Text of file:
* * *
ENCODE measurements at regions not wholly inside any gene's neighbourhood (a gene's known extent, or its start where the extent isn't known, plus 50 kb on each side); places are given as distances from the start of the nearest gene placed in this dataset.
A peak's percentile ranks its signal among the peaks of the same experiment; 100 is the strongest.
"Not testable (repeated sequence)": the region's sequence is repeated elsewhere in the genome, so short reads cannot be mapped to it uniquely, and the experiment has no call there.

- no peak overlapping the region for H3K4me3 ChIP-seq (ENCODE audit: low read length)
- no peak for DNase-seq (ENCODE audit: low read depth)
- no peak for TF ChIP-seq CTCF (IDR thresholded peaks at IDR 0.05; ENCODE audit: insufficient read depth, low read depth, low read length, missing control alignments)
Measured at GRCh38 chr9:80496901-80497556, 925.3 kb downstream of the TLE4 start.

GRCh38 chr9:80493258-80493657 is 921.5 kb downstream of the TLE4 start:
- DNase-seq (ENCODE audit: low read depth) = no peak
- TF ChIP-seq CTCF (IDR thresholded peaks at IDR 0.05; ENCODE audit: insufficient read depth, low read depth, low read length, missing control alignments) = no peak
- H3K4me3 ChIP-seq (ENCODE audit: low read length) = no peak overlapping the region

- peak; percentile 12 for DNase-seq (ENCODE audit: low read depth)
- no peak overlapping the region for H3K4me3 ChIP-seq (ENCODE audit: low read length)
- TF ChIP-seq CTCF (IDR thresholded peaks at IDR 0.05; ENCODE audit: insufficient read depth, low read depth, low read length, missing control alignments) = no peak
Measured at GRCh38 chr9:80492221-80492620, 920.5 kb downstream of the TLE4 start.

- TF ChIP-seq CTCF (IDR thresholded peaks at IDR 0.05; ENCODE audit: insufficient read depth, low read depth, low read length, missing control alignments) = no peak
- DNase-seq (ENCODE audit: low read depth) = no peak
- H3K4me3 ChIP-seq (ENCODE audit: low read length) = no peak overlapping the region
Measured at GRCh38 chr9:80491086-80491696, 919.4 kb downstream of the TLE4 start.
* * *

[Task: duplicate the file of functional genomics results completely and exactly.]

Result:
ENCODE measurements at regions not wholly inside any gene's neighbourhood (a gene's known extent, or its start where the extent isn't known, plus 50 kb on each side); places are given as distances from the start of the nearest gene placed in this dataset.
A peak's percentile ranks its signal among the peaks of the same experiment; 100 is the strongest.
"Not testable (repeated sequence)": the region's sequence is repeated elsewhere in the genome, so short reads cannot be mapped to it uniquely, and the experiment has no call there.

- no peak overlapping the region for H3K4me3 ChIP-seq (ENCODE audit: low read length)
- no peak for DNase-seq (ENCODE audit: low read depth)
- no peak for TF ChIP-seq CTCF (IDR thresholded peaks at IDR 0.05; ENCODE audit: insufficient read depth, low read depth, low read length, missing control alignments)
Measured at GRCh38 chr9:80496901-80497556, 925.3 kb downstream of the TLE4 start.

GRCh38 chr9:80493258-80493657 is 921.5 kb downstream of the TLE4 start:
- DNase-seq (ENCODE audit: low read depth) = no peak
- TF ChIP-seq CTCF (IDR thresholded peaks at IDR 0.05; ENCODE audit: insufficient read depth, low read depth, low read length, missing control alignments) = no peak
- H3K4me3 ChIP-seq (ENCODE audit: low read length) = no peak overlapping the region

- peak; percentile 12 for DNase-seq (ENCODE audit: low read depth)
- no peak overlapping the region for H3K4me3 ChIP-seq (ENCODE audit: low read length)
- TF ChIP-seq CTCF (IDR thresholded peaks at IDR 0.05; ENCODE audit: insufficient read depth, low read depth, low read length, missing control alignments) = no peak
Measured at GRCh38 chr9:80492221-80492620, 920.5 kb downstream of the TLE4 start.

- TF ChIP-seq CTCF (IDR thresholded peaks at IDR 0.05; ENCODE audit: insufficient read depth, low read depth, low read length, missing control alignments) = no peak
- DNase-seq (ENCODE audit: low read depth) = no peak
- H3K4me3 ChIP-seq (ENCODE audit: low read length) = no peak overlapping the region
Measured at GRCh38 chr9:80491086-80491696, 919.4 kb downstream of the TLE4 start.